U.K. Progressives: Is There an Opportunity in the Wake of Brexit?

Nikhil Venkatesh


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LONDON -- The results of the referendum opting to leave the European Union (EU) have left many of us on the pro-European left in Britain in despair. With good reason: xenophobic politics has asserted itself, economic troubles await, and a fractured society has been revealed.


But while the Labour Party tears itself apart, with a challenge to its far-left leader, Jeremy Corbyn, there are some real positives to take from what happened on Thursday.


There is still a chance that Britain might not leave the EU. Article 50 notification, the official start of the withdrawal process, has not happened, and will not happen until the autumn at the earliest. Once it does, Britain and our European neighbors then have to come to agreements on the status of Brits abroad and Europeans in the United Kingdom, about contributions to the EU budget, and so on.


In addition, a new agreement will have to be drawn up to replace the Good Friday Agreement in Northern Ireland (which is predicated on Britain and Ireland being members of the EU). Then the British government would have to copy-and-paste the bits of EU law it wants to keep into British law, and the Scottish Parliament will have to be consulted on the repeal of European laws in Scotland.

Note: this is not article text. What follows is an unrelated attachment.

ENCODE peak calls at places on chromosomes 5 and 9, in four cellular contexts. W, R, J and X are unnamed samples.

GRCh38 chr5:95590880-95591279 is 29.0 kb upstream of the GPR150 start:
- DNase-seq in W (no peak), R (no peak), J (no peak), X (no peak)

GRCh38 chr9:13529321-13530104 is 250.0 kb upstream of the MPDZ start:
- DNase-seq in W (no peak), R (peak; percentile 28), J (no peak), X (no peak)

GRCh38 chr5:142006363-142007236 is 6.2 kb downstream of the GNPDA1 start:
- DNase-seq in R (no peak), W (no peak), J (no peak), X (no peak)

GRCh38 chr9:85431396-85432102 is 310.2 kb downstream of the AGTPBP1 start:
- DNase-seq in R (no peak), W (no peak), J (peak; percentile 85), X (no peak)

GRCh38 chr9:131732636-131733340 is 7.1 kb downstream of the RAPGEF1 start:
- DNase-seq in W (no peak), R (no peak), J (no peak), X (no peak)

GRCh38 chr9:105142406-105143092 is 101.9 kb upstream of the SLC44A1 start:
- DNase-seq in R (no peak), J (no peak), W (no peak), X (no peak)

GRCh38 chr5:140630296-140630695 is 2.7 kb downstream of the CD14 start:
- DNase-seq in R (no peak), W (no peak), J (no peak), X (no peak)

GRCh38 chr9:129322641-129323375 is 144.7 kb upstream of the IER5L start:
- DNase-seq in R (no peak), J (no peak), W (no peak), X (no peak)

Referendums in both Northern Ireland and Scotland, of course, may be on the cards.


Then, we have to strike a new trade deal with the EU. Trade deals, which may include negotiations over free movement, take a very long time. It may be several years before all these issues are resolved.


By this time much will have changed. Both the ruling Conservatives and Labour will have new leaders, new political issues will have arisen, and a general election may indicate that the electorate has changed its mind about Brexit.


Yet even if we do leave, there are positives for the left. The British government would be free to nationalize and/or give state aid to UK industry, to pursue an immigration policy that doesn't discriminate against non-Europeans, and to strengthen protection for workers beyond what EU law allows.


These are the reasons a lot of left-wingers, including Jeremy Corbyn and his comrades on the Labour far-left, have traditionally been Eurosceptic. Of course, a post-Brexit Conservative government would be free to go the other way on workers’ rights, state intervention, and racist immigration policy.


That's why I voted to remain. But if we believe a left-wing government is possible, its hands would be freer, after Brexit, to pursue progressive policies.


Nevertheless, the referendum has unleashed some important – and dangerous – political forces, one of which is an emboldening of racists and xenophobes in Britain.



One of the major motivations for the referendum and the vote to leave the EU was an antipathy toward immigrants. Just days before the vote, in fact, Labour MP Jo Cox was brutally assassinated. The suspect has neo-Nazi links and gave his name in court as “freedom for Britain, death to traitors.”